I Can Swim

I Can Swim

Pretty gothic pale brunette womanBy: James G. Boswell –

“When I was a little girl, maybe four years old, my mother picked me up without warning as I played outside and threw me into the deep end of our pool, fully clothed. I kicked and screamed while I furiously tried to keep my head above water. In between desperate gulps of air, I saw her standing there, staring at me. She had her hands on her hips and her face was drawn with a stern look of judgment. It was clear to me even then that she was testing me. She would continue testing me in various ways throughout my life as I grew older.”

Mallory calmly took a sip of water from the glass that sat on the desk in front of her in the board room of the law firm where she worked as an attorney. Across from her sat the firm’s president, Janine, as well as three of its board members, Mort, Stan, and Frank, who collectively made up the firm’s managing partner selection committee.

She continued, “I spent my entire life trying to please my mother, but nothing was ever good enough for her. I skipped a grade in high school, and she just complained that I didn’t earn enough scholarships to pay for college. I was Magna Cum Laude as an undergraduate and earned a full ride to Loyola Law School, and she merely pointed out that it wasn’t Harvard. I graduated at the top of my class in law school, and all she said was that real-world results are the only thing that matters in life. Finally, after I became a partner at this law firm, one of the largest law firms in the world, and the youngest partner in its history, she just shrugged and asked me what real skills I actually possessed. Without thinking, I replied, ‘I can swim.’”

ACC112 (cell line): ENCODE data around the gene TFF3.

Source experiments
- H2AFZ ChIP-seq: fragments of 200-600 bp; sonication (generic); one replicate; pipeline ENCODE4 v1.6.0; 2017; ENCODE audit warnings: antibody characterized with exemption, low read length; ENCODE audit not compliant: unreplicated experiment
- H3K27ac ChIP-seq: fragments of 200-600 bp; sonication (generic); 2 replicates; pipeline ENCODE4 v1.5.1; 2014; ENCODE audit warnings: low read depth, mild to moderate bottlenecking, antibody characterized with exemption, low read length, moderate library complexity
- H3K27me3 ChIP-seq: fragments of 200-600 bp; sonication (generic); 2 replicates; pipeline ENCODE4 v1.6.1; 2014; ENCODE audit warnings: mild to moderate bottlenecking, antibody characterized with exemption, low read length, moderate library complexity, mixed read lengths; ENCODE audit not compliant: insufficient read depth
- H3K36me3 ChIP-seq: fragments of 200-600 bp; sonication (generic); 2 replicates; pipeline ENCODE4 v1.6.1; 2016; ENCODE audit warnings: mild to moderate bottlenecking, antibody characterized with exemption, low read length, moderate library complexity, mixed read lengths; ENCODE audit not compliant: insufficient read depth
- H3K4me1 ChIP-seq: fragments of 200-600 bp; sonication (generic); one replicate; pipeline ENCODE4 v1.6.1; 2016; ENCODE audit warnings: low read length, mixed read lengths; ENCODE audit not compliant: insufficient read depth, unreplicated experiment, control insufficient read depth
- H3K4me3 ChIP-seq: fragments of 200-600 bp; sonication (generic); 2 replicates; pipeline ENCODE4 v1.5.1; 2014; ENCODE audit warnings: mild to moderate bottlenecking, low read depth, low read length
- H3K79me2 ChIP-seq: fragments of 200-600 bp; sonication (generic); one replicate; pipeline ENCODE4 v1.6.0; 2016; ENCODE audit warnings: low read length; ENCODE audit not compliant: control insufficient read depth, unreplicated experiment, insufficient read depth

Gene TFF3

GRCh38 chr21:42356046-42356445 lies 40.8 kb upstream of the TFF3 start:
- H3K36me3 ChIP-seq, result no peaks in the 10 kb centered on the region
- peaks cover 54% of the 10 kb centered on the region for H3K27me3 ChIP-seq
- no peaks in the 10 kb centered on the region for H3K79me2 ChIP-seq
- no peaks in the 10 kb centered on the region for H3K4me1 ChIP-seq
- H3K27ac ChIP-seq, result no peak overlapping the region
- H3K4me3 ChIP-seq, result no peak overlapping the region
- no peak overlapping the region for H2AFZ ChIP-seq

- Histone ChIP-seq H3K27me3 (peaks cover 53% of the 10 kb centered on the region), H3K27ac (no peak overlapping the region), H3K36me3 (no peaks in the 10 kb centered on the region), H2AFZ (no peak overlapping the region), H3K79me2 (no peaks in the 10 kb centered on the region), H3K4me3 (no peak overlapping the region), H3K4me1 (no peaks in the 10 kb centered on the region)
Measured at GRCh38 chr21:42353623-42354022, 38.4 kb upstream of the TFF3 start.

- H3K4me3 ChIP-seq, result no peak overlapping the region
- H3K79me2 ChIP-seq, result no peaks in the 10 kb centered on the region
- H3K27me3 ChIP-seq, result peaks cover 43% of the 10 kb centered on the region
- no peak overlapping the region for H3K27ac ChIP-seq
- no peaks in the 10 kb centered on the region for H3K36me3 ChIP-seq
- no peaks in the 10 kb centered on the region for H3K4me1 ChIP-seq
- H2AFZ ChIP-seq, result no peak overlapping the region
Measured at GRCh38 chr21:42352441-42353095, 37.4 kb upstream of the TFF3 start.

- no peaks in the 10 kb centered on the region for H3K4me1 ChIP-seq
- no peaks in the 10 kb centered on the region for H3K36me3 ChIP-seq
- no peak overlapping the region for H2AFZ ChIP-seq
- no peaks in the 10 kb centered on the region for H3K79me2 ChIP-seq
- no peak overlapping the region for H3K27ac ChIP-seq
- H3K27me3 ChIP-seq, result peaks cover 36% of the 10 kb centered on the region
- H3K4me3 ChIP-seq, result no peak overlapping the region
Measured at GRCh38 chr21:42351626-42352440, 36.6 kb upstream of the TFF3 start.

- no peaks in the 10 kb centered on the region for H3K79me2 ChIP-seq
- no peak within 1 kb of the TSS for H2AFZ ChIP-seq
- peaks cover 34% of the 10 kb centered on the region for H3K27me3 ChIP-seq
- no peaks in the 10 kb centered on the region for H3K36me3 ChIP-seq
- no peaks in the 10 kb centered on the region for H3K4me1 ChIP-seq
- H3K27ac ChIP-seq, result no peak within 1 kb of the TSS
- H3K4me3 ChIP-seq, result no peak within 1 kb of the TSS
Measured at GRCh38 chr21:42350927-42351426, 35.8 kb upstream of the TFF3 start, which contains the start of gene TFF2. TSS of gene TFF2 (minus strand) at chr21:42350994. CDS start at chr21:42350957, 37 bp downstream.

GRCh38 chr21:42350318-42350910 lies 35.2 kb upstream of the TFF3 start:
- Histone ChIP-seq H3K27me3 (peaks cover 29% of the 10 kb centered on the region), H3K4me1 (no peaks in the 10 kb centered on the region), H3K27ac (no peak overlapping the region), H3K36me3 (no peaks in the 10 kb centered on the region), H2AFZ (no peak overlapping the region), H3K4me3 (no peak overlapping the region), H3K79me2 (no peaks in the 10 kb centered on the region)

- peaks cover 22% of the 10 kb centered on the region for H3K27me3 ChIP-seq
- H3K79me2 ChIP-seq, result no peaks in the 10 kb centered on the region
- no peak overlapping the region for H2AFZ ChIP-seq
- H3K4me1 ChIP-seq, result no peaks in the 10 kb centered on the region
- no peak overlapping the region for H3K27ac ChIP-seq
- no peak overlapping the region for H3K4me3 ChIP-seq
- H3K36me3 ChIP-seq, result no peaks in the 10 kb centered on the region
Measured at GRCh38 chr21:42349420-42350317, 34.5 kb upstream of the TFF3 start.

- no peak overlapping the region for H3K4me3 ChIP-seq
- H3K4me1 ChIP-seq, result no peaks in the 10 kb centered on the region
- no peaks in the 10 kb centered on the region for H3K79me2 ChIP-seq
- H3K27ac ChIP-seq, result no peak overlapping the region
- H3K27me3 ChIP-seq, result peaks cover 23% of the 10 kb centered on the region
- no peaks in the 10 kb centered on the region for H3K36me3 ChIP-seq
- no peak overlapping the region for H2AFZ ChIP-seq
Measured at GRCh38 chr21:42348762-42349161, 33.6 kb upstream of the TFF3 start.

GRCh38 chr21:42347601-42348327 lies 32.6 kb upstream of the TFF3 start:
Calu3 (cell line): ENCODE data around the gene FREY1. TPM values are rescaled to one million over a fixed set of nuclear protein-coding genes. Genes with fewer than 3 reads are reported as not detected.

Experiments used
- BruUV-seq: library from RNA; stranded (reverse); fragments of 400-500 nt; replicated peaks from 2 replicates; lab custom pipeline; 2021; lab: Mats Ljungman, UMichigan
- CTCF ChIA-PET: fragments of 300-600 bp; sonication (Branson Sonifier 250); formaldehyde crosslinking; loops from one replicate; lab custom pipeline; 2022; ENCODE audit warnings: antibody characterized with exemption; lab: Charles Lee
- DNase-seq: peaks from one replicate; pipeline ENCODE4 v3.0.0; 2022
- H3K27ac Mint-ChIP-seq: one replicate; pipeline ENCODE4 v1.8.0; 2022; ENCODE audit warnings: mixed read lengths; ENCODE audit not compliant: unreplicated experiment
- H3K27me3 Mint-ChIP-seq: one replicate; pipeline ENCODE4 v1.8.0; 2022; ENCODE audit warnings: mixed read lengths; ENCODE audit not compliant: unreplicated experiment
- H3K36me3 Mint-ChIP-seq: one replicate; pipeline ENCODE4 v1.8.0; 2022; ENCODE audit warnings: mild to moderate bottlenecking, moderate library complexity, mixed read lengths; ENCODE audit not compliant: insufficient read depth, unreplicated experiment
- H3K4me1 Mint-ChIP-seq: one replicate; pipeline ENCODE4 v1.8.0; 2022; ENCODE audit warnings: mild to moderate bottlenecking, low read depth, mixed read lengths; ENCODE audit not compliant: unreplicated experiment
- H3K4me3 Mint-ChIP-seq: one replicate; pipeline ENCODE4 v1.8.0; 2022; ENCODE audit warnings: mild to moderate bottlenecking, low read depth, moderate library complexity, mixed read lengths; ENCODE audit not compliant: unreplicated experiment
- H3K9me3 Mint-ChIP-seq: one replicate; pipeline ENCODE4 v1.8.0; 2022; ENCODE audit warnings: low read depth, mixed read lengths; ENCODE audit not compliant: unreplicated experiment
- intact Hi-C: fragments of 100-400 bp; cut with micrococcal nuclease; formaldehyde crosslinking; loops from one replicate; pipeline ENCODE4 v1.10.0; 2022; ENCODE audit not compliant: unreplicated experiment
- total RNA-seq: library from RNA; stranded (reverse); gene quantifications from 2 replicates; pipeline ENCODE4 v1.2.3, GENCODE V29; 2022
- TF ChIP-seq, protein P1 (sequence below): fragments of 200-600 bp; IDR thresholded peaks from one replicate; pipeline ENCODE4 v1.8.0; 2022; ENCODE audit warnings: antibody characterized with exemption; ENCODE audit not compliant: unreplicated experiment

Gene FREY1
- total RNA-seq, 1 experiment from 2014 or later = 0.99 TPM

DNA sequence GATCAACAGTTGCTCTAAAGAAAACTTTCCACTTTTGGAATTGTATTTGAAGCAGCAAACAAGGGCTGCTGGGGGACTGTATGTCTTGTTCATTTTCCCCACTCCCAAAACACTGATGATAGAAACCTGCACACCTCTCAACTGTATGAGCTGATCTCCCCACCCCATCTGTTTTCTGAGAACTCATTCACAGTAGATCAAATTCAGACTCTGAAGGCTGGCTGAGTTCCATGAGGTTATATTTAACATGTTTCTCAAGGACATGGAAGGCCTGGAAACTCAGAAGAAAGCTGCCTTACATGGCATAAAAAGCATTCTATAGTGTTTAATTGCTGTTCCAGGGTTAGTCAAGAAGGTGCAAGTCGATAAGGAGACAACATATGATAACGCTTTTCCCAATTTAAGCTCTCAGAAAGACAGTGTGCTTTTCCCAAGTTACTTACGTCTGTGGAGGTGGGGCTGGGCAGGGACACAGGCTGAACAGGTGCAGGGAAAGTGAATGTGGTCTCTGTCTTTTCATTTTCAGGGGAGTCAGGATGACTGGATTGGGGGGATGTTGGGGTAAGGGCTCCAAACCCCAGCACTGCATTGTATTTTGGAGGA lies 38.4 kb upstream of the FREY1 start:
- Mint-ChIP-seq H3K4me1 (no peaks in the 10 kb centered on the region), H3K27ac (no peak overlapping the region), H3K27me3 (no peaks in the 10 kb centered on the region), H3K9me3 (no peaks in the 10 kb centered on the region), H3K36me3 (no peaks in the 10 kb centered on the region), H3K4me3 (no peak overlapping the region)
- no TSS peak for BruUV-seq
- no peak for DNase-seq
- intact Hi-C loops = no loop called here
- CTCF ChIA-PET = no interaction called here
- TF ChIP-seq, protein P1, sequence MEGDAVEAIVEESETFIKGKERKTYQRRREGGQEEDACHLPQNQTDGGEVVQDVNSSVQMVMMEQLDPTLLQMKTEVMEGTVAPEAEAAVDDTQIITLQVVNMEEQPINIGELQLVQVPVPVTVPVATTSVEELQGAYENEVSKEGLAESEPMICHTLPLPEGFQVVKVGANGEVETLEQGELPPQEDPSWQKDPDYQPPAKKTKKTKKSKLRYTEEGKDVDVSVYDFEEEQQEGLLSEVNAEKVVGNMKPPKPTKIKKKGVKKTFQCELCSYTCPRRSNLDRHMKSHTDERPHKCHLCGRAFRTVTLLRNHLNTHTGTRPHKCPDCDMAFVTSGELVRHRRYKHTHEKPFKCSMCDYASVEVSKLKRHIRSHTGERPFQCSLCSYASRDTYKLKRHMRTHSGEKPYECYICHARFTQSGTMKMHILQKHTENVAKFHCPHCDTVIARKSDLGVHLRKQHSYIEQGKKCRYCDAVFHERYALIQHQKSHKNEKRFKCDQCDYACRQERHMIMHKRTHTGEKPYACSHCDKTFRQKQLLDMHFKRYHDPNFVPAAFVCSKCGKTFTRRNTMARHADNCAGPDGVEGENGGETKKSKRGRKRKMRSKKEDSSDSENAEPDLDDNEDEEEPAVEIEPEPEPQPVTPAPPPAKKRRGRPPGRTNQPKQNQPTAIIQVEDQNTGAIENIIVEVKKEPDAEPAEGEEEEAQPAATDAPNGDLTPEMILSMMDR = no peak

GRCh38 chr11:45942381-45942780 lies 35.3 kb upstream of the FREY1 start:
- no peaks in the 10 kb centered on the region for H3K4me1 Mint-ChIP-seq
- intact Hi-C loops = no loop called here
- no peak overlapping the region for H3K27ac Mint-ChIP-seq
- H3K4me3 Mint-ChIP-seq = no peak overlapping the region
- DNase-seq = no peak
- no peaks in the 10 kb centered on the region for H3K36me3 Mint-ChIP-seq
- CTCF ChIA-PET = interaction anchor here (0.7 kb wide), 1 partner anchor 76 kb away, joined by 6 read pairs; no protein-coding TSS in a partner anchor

Despite the fact that she maintained a well-poised demeanor as she spoke, Mallory was secretly in agony. Her head was throbbing, her muscles ached all over her body, and waves of nausea assaulted her stomach to the point where she thought she might throw up. However, she didn’t show her physical discomfort at all. Instead, she simply sat there, cross-legged, looking every bit the well-put-together young professional that she was. She concluded her monologue by saying, “And so, I believe the greatest quality I have to offer as Shook, Lathrop, and McDermott LLP’s next managing partner is my resilience.”

“And your billable hours,” said Stan with a smirk. Janine looked at him with a raised eyebrow, but he just shrugged and said, “What? She’s a rainmaker. Can you imagine the kind of business we could pull in with Mallory at the helm? She’s a star.” Mallory smiled slightly at the compliment, but she forced herself to maintain a stoic composure. She didn’t want to seem overconfident.

Janine chuckled as she shook her head and said, “Stan, you know this committee’s deliberations are supposed to be confidential.” Then, she smiled at Mallory and said, “We have one more question for you, Mallory. With your incredible track record of success, what is it that sets you apart from other lawyers, and how would you impart this upon the lawyers at this firm to help them be more successful as well?”